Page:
In addition, there is an (optional) external bus interface on several Atmel microcontrollers, with up to 32-bit data supports dedicated ASSP for protocols such as Profibus. Plus, up to 12Mbps USART on the SAM3U and SAM9 microcontrollers provides support for external transceivers. In terms of single or dual CAN controllers, select Atmel MCUs are V2.0A and V2.0B standard compliant, supporting independent message objects that are programmable on the fly and ideal for field bus such as CANopen and DeviceNet.

Industrial Ethernet

The vertical integration of management execution systems with factory floor equipment has resulted in the continued convergence of the Ethernet TCP/IP protocol with industrial field busses. As noted above, several industrial Ethernet protocols have emerged, including Profinet, Ethernet/IP, ModbusTCP/IP, EtherCat and Ethernet Powerlink.

“Most industrial Ethernet automated systems do not require compliance with a PLC cycle times lower than a few milliseconds. For these applications, the industrial Ethernet protocol can be cost-effectively implemented in software on a microcontroller with an integrated standard Ethernet MAC peripheral,” an Atmel engineering rep told Bits & Pieces.

“Due to their moderate flash size requirement, protocols like Modbus TCP can be implemented in a microcontroller. Atmel offers ARM-based and 32-bit AVR microcontrollers with up to 512KB of flash and an integrated Ethernet MAC unit.”

According to the rep, one of the most noteworthy features includes a 10/100 Ethernet Media Access Controller (EMAC) peripheral with chained buffer Direct Memory Access (DMA). This acts as a master on the internal multi layer bus with multiple internal SRAM blocks – enabling a true parallel data transfer between the Ethernet frames and the application data.

“Atmel’s  SAM9  MPUs are also price-competitive solutions for implementing industrial Ethernet protocols, such as the Ethernet/IP standard, which requires a higher flash size and faster execution time,” the engineering rep continued.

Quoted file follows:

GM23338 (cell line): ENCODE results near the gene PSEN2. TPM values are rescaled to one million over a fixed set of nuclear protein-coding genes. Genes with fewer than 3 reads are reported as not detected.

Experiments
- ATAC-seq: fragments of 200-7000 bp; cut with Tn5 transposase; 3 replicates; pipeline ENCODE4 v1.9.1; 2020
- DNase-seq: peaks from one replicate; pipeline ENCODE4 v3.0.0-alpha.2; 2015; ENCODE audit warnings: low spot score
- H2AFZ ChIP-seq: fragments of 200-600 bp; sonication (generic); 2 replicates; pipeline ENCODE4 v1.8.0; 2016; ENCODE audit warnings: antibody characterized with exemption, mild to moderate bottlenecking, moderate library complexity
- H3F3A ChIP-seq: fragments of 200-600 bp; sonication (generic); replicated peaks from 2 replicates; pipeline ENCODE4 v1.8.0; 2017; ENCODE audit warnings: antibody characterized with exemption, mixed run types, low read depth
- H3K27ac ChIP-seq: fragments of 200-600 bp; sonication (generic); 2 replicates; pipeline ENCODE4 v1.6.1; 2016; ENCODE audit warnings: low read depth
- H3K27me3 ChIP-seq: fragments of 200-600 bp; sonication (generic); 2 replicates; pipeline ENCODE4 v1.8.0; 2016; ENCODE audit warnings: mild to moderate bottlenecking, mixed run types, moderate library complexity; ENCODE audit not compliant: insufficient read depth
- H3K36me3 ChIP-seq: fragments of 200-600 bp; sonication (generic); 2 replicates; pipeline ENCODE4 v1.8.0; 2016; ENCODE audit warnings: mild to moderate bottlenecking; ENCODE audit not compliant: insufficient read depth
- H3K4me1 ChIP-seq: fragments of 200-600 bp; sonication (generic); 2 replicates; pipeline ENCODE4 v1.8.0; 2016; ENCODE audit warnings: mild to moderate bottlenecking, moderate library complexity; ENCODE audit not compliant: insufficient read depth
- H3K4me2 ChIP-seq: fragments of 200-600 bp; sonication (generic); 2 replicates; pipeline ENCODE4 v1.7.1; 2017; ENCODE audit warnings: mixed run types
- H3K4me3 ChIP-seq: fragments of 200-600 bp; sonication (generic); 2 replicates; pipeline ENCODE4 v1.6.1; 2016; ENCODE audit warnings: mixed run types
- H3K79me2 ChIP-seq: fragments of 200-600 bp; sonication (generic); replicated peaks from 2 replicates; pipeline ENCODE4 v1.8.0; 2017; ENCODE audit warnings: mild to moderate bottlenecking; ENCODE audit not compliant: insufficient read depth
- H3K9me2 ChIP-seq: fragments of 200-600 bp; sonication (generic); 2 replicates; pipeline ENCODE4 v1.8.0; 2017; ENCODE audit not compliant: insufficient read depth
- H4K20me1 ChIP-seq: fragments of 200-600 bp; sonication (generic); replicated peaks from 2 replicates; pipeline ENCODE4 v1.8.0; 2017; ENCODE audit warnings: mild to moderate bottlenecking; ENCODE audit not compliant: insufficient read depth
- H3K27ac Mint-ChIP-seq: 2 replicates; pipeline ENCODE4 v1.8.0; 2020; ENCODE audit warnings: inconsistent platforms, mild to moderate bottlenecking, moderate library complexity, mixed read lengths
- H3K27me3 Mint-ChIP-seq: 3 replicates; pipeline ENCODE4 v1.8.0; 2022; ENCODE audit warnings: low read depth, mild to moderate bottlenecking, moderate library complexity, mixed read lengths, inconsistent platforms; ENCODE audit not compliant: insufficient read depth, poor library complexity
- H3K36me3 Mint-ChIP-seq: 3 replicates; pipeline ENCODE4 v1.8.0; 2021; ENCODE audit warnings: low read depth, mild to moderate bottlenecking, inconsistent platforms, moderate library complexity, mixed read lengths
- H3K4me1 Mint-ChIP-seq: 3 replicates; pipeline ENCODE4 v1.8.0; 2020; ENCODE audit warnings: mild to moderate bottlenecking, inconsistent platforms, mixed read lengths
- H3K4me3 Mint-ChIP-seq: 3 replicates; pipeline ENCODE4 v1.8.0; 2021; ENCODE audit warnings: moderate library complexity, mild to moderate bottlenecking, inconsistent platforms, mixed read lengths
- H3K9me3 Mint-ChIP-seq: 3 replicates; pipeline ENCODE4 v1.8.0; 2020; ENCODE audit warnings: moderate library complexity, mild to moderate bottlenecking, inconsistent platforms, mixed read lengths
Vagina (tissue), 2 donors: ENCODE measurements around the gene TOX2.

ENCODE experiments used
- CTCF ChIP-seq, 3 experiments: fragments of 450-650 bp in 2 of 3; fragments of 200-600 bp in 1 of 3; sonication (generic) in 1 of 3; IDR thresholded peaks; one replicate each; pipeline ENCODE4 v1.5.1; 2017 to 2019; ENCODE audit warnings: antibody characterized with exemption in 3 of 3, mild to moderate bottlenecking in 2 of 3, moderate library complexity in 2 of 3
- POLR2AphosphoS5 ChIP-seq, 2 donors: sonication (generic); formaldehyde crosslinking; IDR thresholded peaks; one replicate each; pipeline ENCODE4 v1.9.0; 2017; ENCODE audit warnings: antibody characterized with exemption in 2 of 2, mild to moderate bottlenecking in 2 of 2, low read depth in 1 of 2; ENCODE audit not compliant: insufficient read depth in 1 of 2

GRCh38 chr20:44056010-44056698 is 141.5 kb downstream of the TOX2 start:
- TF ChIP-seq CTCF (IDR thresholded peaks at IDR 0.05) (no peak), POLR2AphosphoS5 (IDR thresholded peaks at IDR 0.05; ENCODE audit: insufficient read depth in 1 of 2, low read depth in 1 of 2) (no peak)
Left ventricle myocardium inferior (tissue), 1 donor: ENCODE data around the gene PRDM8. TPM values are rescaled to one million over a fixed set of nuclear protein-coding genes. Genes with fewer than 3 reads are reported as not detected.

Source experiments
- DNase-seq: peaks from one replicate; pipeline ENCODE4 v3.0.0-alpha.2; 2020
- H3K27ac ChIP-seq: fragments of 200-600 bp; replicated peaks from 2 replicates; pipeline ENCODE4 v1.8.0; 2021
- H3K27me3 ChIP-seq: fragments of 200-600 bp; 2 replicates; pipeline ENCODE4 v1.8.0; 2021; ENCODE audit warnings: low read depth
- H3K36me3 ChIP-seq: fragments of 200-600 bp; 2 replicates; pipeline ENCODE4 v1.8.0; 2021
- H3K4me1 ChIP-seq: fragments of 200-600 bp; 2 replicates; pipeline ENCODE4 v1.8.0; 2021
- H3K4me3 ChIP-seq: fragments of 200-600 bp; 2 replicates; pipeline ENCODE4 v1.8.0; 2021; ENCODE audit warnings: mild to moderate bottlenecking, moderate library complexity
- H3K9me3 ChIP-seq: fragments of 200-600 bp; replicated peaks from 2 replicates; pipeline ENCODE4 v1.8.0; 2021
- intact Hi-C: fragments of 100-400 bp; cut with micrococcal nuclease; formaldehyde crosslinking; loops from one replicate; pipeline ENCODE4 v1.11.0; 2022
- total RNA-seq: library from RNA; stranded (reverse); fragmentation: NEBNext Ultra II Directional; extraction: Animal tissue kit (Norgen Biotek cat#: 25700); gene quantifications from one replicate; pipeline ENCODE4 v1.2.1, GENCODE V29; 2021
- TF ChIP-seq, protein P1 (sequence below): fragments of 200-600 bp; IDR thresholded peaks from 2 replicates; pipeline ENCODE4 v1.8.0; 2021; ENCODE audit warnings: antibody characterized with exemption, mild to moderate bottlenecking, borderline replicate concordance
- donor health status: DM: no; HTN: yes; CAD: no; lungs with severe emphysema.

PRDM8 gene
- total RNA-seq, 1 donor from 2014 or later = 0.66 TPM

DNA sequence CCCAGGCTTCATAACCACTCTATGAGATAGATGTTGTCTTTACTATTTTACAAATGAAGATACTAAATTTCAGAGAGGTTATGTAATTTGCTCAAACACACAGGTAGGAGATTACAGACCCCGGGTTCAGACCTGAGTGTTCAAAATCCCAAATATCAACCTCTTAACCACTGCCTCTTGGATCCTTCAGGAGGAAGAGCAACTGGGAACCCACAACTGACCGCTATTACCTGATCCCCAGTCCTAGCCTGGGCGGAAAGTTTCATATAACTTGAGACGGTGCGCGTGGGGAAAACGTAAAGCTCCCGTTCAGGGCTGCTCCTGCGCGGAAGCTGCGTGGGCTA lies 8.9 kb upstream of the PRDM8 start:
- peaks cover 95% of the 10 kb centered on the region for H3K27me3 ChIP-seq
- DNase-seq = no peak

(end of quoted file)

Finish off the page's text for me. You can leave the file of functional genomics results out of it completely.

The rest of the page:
“Atmel’s  SAM9 MPU, like the SAM9G45, offers a variety of benefits, including a 400Mhz clocked ARM926EJ core with 32KB instruction and data caches speed execution time. There is also deterministic execution time with the use of the TCM (Tightly Coupled Memory) interface, enabling access to the internal SRAM with zero wait state at 400MHz. Indeed, by dynamically configuring the SRAM as TCM, Ethernet frames can be analyzed at full speed without any copy to the cache.”

For motion control applications, synchronism and short latency aspects are crucial. Protocols such as Profinet IRT or Ethercat address these requirements and are suited for systems with a sub-millisecond PLC times. In this case, specific ASSP or FPGA solutions must be used. The Atmel SAM9G45, with its dual EBI feature, lets designers integrate the industrial Ethernet communication module with minimal performance impact. Data transfers between the ASIC or FPGA can be handled by the DMA unit, in parallel with external RAM access.

Wireless Communication

Wireless communication in the industrial automation sector is increasingly popular, as it provides an easier way to install and connect mobile or inaccessible equipment. To be sure, industrial control equipment such as PLC and DCS IO modules primarily utilize IEEE802.11 WLAN and Bluetooth standards. And that is one of the reasons Atmel’s 32-bit microcontrollers and microprocessors feature an embedded multimedia card interface which supports connection to an SDIO WLAN or Bluetooth module. In fact, a full reference design based on the Atmel AVR 32-bit microcontroller and the industrial Wifi Module from H&D is available for evaluation and development here, while a Linux-based solution for Atmel SAM9 microcontrollers can be found here.

And last, but certainly not least, industrial sensors and actuators have demanding requirements for power consumption, board space and implementation cost. For these products, IEEE802.15.4 technology, such as Zigbee or Wireless-HART is most appropriate, with Atmel offering complete wireless solutions based on our low-power microcontrollers and RF transceivers. Benefits include excellent RF performance, which enables longer range and more robust RF link, optimized power consumption and lowest system cost.

Additional information about Atmel MCUs that can be used to power a wide range of industrial communication devices is available here.